Allison Inge, aka dustbowl ugly, is a 27 year old photographer based-in Kansas, US. She shoots mostly film and just recently started processing her own c-41 at the end of 2012. Allison also owns over 70 cameras. Now take a look to the interview to know more about Allison Inge and her work.
Hi Allison, can you introduce yourself?
I'm Allison Inge, 27 years old, born and raised in Kansas. The only thing I like more than film photography is dogs, especially ugly ones.
How long have you been into film photography and how did you discover it?
I've always loved film photography--old family photo albums full of faded photos & captions showed me where I came from. I wanted to leave my own story behind someday, so I started shooting just to document my own life when I was 15 or 16. Toting a camera everywhere soon evolved into a steady obsession with self portraits, which I still focus on today.
What camera did you start with, and what are you shooting with these days?
My very first camera was a hand-me-down Pentax K1000 I got from my grandfather. Someone stole it out of my car last year. These days I've only got eyes for my Mamiya RB67.. I'm that idiot who lugs that thing out of the studio and shoots with it everywhere. I'm really in love with medium format.
Who are your favourite photographers?
Since I've never had any real "formal" training in photography or the greats, my favorite photographer list is cultivated mostly from independent research on the internet, and some of them I've even become friends with. Ash LaRose and Rebecca Tillett are two incredible women with work that I've admired for years off the top of my head. I also love Ryan McGinley, Fox Harvard, Kesler Tran, Damion Loble, Traci Matlock, April Lea Hutchinson, Francesca Woodman... but I'm really more the type of person that has a favorite photograph opposed to a favorite person who took the photograph.
Are you currently working on any projects?
Summer's over, and I just finished putting together ONE NIGHT STAND 2, my city's 2nd annual original erotic art show. That's always an incredible experience, we showcased over 15 artists this year, but it takes a lot out of me to just organize that one night event. After more than a month of being "too busy", I'm finally starting to pick my cameras back up to do something besides snapshots. I just scored a bunch of great expired Polacolor that I would love to do something wonderful with, but I'm just starting to get back to my regular life. I would love to do more in-depth portrait work.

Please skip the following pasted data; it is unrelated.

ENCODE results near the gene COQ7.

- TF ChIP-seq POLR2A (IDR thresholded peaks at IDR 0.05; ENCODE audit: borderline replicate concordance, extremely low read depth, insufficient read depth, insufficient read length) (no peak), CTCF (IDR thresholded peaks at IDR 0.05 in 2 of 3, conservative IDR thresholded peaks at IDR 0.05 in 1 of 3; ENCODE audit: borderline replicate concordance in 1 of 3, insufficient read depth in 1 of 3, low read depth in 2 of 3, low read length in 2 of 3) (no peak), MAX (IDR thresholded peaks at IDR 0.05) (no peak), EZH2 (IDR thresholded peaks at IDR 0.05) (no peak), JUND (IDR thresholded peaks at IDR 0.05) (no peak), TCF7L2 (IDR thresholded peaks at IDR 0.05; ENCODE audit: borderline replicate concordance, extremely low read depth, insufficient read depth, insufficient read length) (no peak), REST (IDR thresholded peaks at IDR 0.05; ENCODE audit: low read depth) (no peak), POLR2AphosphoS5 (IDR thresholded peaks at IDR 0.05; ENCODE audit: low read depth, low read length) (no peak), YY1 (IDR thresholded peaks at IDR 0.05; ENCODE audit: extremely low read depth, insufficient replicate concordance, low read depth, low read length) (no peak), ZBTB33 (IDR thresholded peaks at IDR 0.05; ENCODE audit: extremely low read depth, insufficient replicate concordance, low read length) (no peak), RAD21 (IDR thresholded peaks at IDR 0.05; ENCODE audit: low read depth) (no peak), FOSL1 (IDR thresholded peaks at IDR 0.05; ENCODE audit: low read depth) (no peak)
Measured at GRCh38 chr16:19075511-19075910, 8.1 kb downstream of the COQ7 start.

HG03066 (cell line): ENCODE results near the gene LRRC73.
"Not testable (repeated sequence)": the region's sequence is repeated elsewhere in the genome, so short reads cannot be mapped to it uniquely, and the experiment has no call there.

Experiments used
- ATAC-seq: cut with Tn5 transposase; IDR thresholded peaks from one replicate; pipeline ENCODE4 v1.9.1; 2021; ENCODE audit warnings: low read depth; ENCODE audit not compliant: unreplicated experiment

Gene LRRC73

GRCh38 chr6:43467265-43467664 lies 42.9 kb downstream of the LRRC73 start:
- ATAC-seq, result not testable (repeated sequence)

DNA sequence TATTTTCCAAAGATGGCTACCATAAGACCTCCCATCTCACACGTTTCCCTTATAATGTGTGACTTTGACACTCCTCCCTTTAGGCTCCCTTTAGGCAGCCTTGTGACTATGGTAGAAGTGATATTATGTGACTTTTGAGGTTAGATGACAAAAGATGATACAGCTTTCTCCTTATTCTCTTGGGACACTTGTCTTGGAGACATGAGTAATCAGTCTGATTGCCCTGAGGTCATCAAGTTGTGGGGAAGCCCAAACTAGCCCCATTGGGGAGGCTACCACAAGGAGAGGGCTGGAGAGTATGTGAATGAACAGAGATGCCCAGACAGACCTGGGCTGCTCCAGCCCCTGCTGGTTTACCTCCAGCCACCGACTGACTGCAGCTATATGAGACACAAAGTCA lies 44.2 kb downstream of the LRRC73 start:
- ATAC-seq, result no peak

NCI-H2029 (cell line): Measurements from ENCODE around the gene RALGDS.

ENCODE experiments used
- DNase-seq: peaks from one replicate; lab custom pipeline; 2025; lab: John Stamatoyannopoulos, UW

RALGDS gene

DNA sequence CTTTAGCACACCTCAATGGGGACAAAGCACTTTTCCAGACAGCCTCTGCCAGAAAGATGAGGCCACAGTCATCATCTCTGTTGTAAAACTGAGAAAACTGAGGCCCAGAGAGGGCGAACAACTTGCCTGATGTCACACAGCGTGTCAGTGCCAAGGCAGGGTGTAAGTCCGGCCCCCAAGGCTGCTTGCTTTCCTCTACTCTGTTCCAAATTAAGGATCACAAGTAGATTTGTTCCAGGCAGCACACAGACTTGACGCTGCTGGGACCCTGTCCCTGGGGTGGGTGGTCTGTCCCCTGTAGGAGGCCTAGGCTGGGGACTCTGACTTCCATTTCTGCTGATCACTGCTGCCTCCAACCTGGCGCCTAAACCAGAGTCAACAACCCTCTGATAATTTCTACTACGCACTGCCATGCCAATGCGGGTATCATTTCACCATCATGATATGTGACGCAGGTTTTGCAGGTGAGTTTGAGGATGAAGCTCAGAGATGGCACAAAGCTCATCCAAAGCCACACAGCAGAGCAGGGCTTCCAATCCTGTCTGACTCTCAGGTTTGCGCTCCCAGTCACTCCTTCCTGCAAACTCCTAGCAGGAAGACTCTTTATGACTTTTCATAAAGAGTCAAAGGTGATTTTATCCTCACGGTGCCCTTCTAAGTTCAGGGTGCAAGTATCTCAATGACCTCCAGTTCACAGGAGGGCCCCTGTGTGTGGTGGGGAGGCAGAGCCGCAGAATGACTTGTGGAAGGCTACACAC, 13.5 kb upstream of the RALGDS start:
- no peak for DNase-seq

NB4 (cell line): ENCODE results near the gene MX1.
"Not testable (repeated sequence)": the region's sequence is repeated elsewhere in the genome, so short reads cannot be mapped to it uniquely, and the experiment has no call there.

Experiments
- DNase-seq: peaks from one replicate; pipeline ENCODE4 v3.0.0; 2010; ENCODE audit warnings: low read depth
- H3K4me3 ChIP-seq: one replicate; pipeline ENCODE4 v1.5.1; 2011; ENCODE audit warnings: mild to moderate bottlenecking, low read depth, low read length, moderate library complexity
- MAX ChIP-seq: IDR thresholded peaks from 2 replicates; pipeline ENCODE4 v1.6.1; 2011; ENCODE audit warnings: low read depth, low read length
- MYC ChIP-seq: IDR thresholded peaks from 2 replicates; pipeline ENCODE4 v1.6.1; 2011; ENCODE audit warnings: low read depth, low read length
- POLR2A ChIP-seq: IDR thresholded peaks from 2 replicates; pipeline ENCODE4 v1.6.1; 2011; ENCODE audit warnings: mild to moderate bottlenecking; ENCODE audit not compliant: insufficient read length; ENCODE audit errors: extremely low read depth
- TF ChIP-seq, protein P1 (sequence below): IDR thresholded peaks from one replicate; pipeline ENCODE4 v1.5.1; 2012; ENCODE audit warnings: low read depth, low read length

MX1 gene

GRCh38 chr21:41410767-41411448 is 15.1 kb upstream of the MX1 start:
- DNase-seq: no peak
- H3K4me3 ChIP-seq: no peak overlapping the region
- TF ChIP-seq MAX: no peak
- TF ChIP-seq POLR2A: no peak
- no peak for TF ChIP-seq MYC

What can you say to people who want to try analogue. Any tips?
DO IT! I meet so many digital photographers who tell me they just love film, they think it's awesome, but they just... don't do it. That they've NEVER done it. There have even been cases where I've actually provided people with a camera and film and promises to teach them to develop their first roll--that's how excited film photography makes me, I just want everyone to know what it's like--and they just never follow through, sticking with their DSLRs. It breaks my heart, but I get it. Digital is easy. Fast. Automatic.
But with the internet at your fingertips, everything you need to start shooting film is right there, and with a little digging and bargain-hunting, it can be done for cheaper than you think. Cruise craigslist for equipment and join photography forums for the classifieds. Join analogue/film groups (online, or even in real life if you're lucky enough) and make friends, trade things for film, do double exposure film swaps, try weird expired foreign films you find on eBay for 75 cents. Try EVERYTHING. Don't think that everything has to be perfect, shiny, Kodak branded and flawless. Shoot with old cameras and crappy lenses, get in there and rework an old cameras to shoot modern film formats. The world is awash in unused old analogue gear going to waste--don't be scared to break something or develop the occasional ruined roll.
I also encourage everyone who's already getting their toes wet in analogue to DEVELOP THEIR OWN FILM! It's easy and people who tell you different are just trying to scare you. I've been doing my own black & white since high school, and started doing my own color at the beginning of 2013 (with NO traditional darkroom, ever. I'm lucky if I've got access to a dark closet, running water and a can opener--seriously, if I can do it, anyone can). Having that kind of control is wonderful--It has totally changed the way/how much I shoot, and while the occasional "important" roll might be trusted to a professional, I'm going to be DIYing my own C-41 for awhile.
Allison, thank you for the interview.